Whoever spiked the water cooler in the Kaiga atomic plant with radioactive tritium on Nov. 24 has not been original.

A simple Google search will reveal that the incident is a replay of what happened in 1990 at the Point Lepreau Nuclear Generating Station in Canada.

Reports then said that an employee at the Canadian station obtained about “half a cup” of heavy water from the primary heat transport loop of the nuclear reactor and loaded it into a drink dispenser in the employee canteen.

Eight workers drank some of the contaminated water. The incident was discovered when they began leaving bioassay urine samples with elevated tritium levels.

The media then reported that the episode was intended to be a “practical joke” whereby the affected employees would be required to give urine samples daily for several days!

The Canadian incident was dismissed as a prank and forgotten because it happened prior to 9/11 and 26/11.

Only an ongoing enquiry will tell if the Kaiga incident is the handiwork of a prankster or a “malevolent” act as described by Indian science minister Prithviraj Chavan — or just a plain mistake that has been blown out of proportion.

Nataraja Sarma, retired nuclear physicist and author of the book “Nuclear Power in India” says it could be just a human error — not uncommon at the Bhabha Atomic Research Centre (BARC). He points out that in the 1980s a vast area in the BARC campus got contaminated by radioactive effluents accidentally discharged from the plutonium plant and the soil had to be decontaminated.

In another incident, scrap metal in Mumbai’s “chor” (thieves) bazaar that was found radioactive was traced to the plutonium plant at BARC. A worker had sold some discarded plant parts. K.S. Parthasarathy, former secretary of the Atomic Energy Regulatory Board told IANS he is aware of a case when a worker actually drank some heavy water containing tritium, in the hope he would get a few days off from work. “He was crazy.”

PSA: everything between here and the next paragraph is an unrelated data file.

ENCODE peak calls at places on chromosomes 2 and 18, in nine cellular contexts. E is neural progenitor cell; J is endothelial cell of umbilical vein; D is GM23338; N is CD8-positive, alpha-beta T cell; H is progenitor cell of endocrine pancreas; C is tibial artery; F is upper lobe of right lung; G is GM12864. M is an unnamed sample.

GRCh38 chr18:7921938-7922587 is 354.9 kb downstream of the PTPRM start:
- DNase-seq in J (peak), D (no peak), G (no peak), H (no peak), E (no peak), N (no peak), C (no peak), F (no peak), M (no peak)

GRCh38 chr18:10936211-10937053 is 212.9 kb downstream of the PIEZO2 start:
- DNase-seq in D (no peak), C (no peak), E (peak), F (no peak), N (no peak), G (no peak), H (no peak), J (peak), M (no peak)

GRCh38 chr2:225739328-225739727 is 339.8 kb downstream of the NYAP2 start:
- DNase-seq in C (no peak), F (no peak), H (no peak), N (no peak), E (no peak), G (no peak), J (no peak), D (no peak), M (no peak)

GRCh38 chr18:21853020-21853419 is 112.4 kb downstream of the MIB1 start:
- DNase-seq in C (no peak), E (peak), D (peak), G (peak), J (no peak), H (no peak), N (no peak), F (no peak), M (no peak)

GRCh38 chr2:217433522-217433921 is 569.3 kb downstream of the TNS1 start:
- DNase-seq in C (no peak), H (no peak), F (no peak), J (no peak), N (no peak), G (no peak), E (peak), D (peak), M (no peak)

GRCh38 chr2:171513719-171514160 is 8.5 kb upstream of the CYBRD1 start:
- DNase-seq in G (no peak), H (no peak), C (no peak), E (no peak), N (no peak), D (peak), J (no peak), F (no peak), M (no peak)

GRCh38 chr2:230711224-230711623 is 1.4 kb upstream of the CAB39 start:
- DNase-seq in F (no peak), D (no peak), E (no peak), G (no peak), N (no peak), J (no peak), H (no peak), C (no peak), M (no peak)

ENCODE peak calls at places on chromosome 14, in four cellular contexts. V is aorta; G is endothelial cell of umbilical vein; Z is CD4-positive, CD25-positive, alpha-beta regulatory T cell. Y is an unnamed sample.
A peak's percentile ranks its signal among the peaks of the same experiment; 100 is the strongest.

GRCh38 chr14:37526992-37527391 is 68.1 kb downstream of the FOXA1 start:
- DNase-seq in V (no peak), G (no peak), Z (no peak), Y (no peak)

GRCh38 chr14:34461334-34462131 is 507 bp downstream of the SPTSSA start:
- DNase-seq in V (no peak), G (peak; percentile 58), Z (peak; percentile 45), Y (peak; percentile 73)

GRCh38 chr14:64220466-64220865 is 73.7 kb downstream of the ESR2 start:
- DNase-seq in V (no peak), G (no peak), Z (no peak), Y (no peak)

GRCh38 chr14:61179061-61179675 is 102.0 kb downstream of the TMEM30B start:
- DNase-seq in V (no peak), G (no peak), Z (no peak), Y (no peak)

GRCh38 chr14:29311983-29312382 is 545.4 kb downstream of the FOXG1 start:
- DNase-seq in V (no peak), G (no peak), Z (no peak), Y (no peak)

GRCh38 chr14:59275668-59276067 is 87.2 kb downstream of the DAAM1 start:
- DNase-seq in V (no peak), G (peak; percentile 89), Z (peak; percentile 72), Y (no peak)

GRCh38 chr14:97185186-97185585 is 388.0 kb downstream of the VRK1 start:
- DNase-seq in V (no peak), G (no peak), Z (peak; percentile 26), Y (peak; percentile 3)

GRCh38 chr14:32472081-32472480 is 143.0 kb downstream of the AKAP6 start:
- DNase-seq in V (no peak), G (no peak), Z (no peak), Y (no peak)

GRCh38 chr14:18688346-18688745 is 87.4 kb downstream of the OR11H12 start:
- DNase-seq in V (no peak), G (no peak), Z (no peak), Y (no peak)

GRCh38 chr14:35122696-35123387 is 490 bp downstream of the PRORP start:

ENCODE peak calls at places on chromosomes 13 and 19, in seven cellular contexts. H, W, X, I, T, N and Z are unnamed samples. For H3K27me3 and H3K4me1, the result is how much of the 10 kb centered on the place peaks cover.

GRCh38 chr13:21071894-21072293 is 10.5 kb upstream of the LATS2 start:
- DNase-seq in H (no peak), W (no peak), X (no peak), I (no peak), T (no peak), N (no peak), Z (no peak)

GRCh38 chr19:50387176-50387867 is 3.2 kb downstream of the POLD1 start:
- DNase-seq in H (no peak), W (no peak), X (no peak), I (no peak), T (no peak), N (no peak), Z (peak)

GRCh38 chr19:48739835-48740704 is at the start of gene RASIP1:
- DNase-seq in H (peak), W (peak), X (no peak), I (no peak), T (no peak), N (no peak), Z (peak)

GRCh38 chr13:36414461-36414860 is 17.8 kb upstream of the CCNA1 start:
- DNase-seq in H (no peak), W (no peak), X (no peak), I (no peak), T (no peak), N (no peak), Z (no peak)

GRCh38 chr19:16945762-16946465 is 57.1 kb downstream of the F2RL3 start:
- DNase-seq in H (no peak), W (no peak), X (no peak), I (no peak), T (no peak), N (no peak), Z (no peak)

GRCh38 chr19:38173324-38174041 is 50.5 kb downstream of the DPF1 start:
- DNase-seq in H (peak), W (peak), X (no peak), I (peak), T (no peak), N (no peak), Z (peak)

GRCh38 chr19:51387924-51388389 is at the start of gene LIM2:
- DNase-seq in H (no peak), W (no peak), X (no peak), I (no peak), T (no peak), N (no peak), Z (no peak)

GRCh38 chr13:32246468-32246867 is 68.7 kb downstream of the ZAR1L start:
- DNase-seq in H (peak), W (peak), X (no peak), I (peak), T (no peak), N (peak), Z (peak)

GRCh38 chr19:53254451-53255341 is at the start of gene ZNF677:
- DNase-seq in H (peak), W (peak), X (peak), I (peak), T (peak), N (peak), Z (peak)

Tritium is the radioactive isotope of hydrogen but the beta radiation emitted by it is of such low energy it cannot even penetrate the human skin. In other words tritium can cause harm only if it enters the body through food or water but its intake must be in large amounts to pose a significant health risk.

Though tritium has a long a radiological half-life (12.3 years) its biological half life — time it takes for half of the activity to be physically removed from the body — is about 10 days which can be shortened to 2-3 days by drinking a lot of fluid.

Some tritium is naturally formed in the upper atmosphere by cosmic rays. The air also contains tritium left behind by atmospheric weapons testing between 1954 and 1962. But most tritium in the environment today is discharged from Kaiga-type reactors that use heavy water as moderator and coolant.

Heavy water is chemically the same as regular (light) water, but with the two hydrogen atoms replaced with atoms of deuterium — another isotope of hydrogen.

During reactor operation, deuterium in heavy water is activated by fission neutrons to form tritium. It is an important material in nuclear weapon design for boosted fission weapons and also has civilian applications — for instance in watch dials that glow in the dark. If not recovered from the used heavy water, tritium is discharged from reactors in its elemental form as a gas through stacks or in the form of tritiated water into the lakes and the sea.

Irrespective of how tritium entered the Kaiga water cooler, the incident highlights the need for vigilance in nuclear plants, says Mr. Parthasarathy. “Traditionally we have been thinking of securing nuclear plants from earthquakes and tsunami but the Kaiga incident has added another dimension to it.”

A retired director of one of the nuclear stations, who does not want to be named, agrees.

“Security today means checking handbags and inspecting vehicles and vigilance is all about who takes bribe,” he said. “Our security at this level is good but is unprepared to deal with potential threats from scientific staff.” A nuclear reactor has several hotspots and tampering with any of these can cause a radioactive accident a lot more severe than the trivial incident at the water cooler, he said.

“Scrutiny of staff is totally missing in our power stations,” he warned, adding that this calls for urgent attention considering that hundreds of new jobs will be created in the coming years with the projected expansion of India’s nuclear programme.

“At present our plants are guarded by persons supplied by the Central Industrial Security Force (CISF) and they take orders from their own boss in Hyderabad or Delhi and not from the station director,” he said. “The nuclear plants should have their own security staff with some training in reactor operation.”